Ünal Tekeli v. Turkey , 29865/96
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Chassagnou and Others v. France [GC] , 25088/94, 28331/95 and 28443/95,
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Üner v. the Netherlands [GC] , 46410/99
Radovanovic v. Austria , 42703/98
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Christine Goodwin v. the United Kingdom [GC] , 28957/95
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Halilović v. Bosnia and Herzegovina, 23968/05
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Hartman v. the Czech Republic , 53341/99
Sürmeli v. Germany [GC] , 75529/01
Apostol v. Georgia , 40765/02
Nezirović v. Slovenia , 16400/06
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Aleksanyan v. Russia , 46468/06
Broniowski v. Poland [GC] , 31443/96,
Hutten-Czapska v. Poland [GC] , 35014/97
Lukenda v. Slovenia , 23032/02
Xenides-Arestis v. Turkey (merits) , 46347/99
Barberà, Messegué and Jabardo v. Spain , 10590/83
Intervention by the Office of the United Nations High Commissioner for Refugees:
The UNCHR intervention welcomes the Slovenian Government’s efforts to regularise the legal status of the erased. However, they express concern that the Government’s reform will not be sufficient to award all those affected with permanent residence permits and citizenship, because the requirements imposed as part of the permanent residence process, which proves particularly hard for vulnerable and marginalised groups.
It further argues that those who have been, and who are in the future, able to regularise their legal status through the grant of a retroactive permanent residence permit, consideration must also be given to past and continuing harm and injustices suffered by such people because of having been erased. In certain instances, the granting of a permanent residence permit, can only constitute partial redress, given the seriousness of the situation that some of the erased, in particular for those who remained stateless.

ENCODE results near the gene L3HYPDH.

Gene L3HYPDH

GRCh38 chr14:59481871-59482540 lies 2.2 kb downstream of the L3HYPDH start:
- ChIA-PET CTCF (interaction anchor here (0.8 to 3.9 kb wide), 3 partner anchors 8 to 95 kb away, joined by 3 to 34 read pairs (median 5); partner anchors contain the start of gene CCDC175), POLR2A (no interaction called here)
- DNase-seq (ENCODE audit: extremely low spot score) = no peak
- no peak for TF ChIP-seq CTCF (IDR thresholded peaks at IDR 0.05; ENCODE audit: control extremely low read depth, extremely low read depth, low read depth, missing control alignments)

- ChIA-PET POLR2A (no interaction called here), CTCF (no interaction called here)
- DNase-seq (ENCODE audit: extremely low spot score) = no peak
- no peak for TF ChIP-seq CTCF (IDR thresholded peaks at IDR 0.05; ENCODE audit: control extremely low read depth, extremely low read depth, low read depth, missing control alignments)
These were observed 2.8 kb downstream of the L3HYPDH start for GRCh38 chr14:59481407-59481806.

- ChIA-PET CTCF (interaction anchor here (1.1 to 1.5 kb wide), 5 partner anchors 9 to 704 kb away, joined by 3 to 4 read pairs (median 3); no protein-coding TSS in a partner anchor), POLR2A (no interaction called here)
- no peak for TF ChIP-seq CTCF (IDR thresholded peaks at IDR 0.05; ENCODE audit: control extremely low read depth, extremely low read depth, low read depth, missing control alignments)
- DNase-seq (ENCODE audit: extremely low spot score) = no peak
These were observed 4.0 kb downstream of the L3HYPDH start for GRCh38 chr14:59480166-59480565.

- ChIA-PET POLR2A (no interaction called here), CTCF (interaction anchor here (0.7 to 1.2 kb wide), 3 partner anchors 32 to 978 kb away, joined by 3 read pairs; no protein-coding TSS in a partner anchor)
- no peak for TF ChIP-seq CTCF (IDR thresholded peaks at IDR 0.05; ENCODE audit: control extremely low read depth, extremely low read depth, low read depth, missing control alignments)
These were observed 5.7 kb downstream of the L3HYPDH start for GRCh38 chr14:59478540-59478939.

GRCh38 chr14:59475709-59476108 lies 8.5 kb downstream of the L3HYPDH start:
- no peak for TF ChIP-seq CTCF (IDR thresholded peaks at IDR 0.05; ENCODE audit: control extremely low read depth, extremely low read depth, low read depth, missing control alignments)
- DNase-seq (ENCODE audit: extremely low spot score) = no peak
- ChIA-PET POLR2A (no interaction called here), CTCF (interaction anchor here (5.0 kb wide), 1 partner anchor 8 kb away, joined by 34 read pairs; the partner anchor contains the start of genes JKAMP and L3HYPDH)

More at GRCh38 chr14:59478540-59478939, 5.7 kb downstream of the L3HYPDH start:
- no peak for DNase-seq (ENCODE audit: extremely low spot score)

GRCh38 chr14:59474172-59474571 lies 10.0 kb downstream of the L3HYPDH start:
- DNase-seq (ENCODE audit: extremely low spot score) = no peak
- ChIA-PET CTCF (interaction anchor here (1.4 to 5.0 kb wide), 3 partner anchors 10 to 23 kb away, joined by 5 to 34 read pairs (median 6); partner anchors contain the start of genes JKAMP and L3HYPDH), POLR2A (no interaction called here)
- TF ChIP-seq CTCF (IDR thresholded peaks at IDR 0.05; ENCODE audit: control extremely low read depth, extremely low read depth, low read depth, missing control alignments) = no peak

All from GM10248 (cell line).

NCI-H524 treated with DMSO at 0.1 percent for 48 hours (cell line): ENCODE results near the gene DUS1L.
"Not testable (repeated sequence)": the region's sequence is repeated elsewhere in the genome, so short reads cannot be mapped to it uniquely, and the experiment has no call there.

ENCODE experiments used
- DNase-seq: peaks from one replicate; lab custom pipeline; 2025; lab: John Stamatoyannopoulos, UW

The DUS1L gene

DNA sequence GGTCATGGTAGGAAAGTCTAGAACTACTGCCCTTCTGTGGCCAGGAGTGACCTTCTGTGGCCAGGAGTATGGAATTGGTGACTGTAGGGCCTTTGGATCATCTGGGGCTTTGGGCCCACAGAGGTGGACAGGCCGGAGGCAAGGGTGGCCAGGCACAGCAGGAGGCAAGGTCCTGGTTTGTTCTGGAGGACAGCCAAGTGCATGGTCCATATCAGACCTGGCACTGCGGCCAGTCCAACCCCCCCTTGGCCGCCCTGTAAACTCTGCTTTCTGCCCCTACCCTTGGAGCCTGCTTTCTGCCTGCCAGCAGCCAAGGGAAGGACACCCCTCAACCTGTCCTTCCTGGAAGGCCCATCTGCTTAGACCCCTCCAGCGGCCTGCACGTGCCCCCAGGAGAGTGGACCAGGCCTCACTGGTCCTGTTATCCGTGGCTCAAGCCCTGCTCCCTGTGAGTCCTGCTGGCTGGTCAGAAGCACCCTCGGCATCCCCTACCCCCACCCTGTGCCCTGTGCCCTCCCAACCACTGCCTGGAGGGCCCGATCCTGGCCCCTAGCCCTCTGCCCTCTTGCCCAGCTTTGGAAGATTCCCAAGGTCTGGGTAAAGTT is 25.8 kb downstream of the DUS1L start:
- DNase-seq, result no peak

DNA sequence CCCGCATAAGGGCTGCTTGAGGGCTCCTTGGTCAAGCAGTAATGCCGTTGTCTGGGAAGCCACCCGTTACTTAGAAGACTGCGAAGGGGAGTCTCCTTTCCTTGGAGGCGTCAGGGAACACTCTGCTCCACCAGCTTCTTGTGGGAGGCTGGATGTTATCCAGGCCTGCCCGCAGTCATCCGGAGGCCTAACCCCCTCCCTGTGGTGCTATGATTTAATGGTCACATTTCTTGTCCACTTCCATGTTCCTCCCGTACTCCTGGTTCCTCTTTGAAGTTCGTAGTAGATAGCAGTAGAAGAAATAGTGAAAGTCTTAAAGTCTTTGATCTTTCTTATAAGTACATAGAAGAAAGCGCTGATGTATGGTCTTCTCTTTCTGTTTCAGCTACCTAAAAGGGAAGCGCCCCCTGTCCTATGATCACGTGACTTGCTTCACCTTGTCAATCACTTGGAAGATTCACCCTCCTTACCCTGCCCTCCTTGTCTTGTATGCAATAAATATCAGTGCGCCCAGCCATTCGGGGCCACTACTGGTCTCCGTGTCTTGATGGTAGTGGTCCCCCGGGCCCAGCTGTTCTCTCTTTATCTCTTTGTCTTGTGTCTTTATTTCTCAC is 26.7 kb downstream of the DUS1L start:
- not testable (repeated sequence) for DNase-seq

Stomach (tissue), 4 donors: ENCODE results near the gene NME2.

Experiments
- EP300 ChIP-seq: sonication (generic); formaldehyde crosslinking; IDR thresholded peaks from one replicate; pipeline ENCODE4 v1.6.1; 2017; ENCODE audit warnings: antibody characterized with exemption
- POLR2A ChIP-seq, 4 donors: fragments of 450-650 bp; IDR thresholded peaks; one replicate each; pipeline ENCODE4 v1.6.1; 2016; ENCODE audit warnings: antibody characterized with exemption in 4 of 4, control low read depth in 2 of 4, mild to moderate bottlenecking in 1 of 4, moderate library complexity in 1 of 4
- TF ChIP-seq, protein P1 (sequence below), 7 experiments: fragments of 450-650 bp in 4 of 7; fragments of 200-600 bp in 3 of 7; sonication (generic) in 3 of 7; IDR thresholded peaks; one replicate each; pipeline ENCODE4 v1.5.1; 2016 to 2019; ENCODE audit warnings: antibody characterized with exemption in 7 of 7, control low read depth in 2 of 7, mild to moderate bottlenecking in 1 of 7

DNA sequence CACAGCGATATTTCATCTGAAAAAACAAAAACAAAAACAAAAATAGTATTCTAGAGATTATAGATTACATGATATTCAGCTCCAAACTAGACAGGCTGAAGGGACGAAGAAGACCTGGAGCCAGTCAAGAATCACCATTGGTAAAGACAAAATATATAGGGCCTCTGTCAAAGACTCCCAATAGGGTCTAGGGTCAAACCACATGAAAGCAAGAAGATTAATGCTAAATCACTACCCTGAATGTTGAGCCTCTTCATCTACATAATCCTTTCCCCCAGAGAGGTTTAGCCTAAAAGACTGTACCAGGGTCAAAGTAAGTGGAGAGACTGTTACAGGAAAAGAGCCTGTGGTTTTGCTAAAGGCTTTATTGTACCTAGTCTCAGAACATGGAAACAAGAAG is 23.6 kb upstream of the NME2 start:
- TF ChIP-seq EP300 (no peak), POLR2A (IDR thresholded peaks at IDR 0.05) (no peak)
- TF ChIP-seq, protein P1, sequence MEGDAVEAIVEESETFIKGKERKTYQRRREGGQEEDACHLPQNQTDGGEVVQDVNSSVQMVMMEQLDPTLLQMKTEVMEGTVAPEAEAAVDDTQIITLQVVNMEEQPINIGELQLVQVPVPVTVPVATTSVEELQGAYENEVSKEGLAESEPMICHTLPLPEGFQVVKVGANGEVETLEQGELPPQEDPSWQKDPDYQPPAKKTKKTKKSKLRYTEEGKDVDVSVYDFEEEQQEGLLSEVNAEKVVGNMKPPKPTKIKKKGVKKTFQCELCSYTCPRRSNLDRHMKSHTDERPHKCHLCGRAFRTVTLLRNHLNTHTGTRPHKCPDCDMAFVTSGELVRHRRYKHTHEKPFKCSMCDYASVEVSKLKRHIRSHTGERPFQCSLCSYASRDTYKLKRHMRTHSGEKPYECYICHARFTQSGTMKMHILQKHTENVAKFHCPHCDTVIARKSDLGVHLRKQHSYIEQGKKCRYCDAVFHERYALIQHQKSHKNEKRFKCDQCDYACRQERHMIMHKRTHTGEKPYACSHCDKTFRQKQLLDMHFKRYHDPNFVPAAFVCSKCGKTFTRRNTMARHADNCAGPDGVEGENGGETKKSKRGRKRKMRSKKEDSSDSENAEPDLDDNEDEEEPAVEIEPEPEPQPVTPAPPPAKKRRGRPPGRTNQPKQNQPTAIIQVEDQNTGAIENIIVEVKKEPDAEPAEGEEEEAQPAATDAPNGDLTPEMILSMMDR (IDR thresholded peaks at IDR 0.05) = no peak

UNHCR further shares this Court’s assessment “that the principles underlying the Convention for the Protection of Human Rights and Fundamental Freedoms cannot be interpreted and applied in a vacuum,” and that this instrument “should be interpreted as far as possible in harmony with other principles of international law of which it forms part.”
The following UN and Council of Europe instruments relating to the right to nationality and the avoidance and reduction of statelessness, are highlighted as particularly important for the Court’s assessment:
- 1951 Statelessness Convention- acknowledges that the vulnerability of stateless persons. Consequently, contains provisions for State Parties to extend administrative assistance to stateless persons and to issue them with identity papers (regardless of legal status), travel documents, and naturalisation.
- 1961 Convention on the Reduction of Statelessness: Requires States to prevent and reduce statelessness by: avoiding statelessness due to loss or renunciation of nationality; reducing statelessness due to deprivation of nationality; avoiding statelessness at birth and among children; and avoiding statelessness in the context of State succession.
- Article 15 of the Universal Declaration of Human Rights (“UDHR”): “everyone has the right to a nationality.”
- Draft Articles on Nationality of Natural Persons in Relation to the Succession of States: 5 and 15 deal with the rights to nationality of those habitually resident in the territory of a successor State; draft articles 6 and 7 concerning the enactment and implementation of legislation concerning the acquisition of nationality in a successor State; draft article 12 reflecting the importance of maintaining family unity in relation to acquisition or loss of nationality in a successor State; and draft articles 15 and 16, which respectively underline the importance of avoiding discrimination or arbitrariness in decisions concerning nationality issues. Draft article 22, which is concerned with the attribution of the nationality of successor States in the context of State dissolution, confirms the importance of habitual residence as the principal criterion for the grant of nationality upon State succession.
- 1997 European Convention on Nationality: States must take into account a concerned person’s habitual residence in, and links with, the State when granting nationality: